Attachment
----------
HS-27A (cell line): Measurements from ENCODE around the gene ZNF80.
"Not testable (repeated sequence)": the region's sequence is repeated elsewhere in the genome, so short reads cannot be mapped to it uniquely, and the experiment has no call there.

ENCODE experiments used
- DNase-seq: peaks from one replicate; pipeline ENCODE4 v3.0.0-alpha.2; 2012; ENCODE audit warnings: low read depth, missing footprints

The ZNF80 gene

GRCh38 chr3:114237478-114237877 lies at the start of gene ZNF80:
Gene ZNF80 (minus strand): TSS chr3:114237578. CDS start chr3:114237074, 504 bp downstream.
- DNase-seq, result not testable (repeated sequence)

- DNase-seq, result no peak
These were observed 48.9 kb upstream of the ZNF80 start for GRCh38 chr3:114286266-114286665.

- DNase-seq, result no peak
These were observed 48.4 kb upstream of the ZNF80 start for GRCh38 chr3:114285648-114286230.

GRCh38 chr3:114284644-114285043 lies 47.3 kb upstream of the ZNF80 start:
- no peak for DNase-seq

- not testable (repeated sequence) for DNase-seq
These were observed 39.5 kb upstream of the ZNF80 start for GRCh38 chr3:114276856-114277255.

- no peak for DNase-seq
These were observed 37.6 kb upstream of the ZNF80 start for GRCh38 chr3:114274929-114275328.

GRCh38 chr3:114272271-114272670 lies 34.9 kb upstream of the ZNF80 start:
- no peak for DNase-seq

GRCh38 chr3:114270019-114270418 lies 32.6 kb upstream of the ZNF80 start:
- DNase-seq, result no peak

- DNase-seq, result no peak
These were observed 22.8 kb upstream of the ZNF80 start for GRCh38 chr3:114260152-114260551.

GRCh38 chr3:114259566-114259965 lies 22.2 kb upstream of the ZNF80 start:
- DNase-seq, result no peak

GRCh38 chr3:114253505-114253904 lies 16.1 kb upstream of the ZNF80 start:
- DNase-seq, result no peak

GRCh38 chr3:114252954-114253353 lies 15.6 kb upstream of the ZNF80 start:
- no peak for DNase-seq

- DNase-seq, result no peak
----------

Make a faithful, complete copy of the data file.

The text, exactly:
HS-27A (cell line): Measurements from ENCODE around the gene ZNF80.
"Not testable (repeated sequence)": the region's sequence is repeated elsewhere in the genome, so short reads cannot be mapped to it uniquely, and the experiment has no call there.

ENCODE experiments used
- DNase-seq: peaks from one replicate; pipeline ENCODE4 v3.0.0-alpha.2; 2012; ENCODE audit warnings: low read depth, missing footprints

The ZNF80 gene

GRCh38 chr3:114237478-114237877 lies at the start of gene ZNF80:
Gene ZNF80 (minus strand): TSS chr3:114237578. CDS start chr3:114237074, 504 bp downstream.
- DNase-seq, result not testable (repeated sequence)

- DNase-seq, result no peak
These were observed 48.9 kb upstream of the ZNF80 start for GRCh38 chr3:114286266-114286665.

- DNase-seq, result no peak
These were observed 48.4 kb upstream of the ZNF80 start for GRCh38 chr3:114285648-114286230.

GRCh38 chr3:114284644-114285043 lies 47.3 kb upstream of the ZNF80 start:
- no peak for DNase-seq

- not testable (repeated sequence) for DNase-seq
These were observed 39.5 kb upstream of the ZNF80 start for GRCh38 chr3:114276856-114277255.

- no peak for DNase-seq
These were observed 37.6 kb upstream of the ZNF80 start for GRCh38 chr3:114274929-114275328.

GRCh38 chr3:114272271-114272670 lies 34.9 kb upstream of the ZNF80 start:
- no peak for DNase-seq

GRCh38 chr3:114270019-114270418 lies 32.6 kb upstream of the ZNF80 start:
- DNase-seq, result no peak

- DNase-seq, result no peak
These were observed 22.8 kb upstream of the ZNF80 start for GRCh38 chr3:114260152-114260551.

GRCh38 chr3:114259566-114259965 lies 22.2 kb upstream of the ZNF80 start:
- DNase-seq, result no peak

GRCh38 chr3:114253505-114253904 lies 16.1 kb upstream of the ZNF80 start:
- DNase-seq, result no peak

GRCh38 chr3:114252954-114253353 lies 15.6 kb upstream of the ZNF80 start:
- no peak for DNase-seq

- DNase-seq, result no peak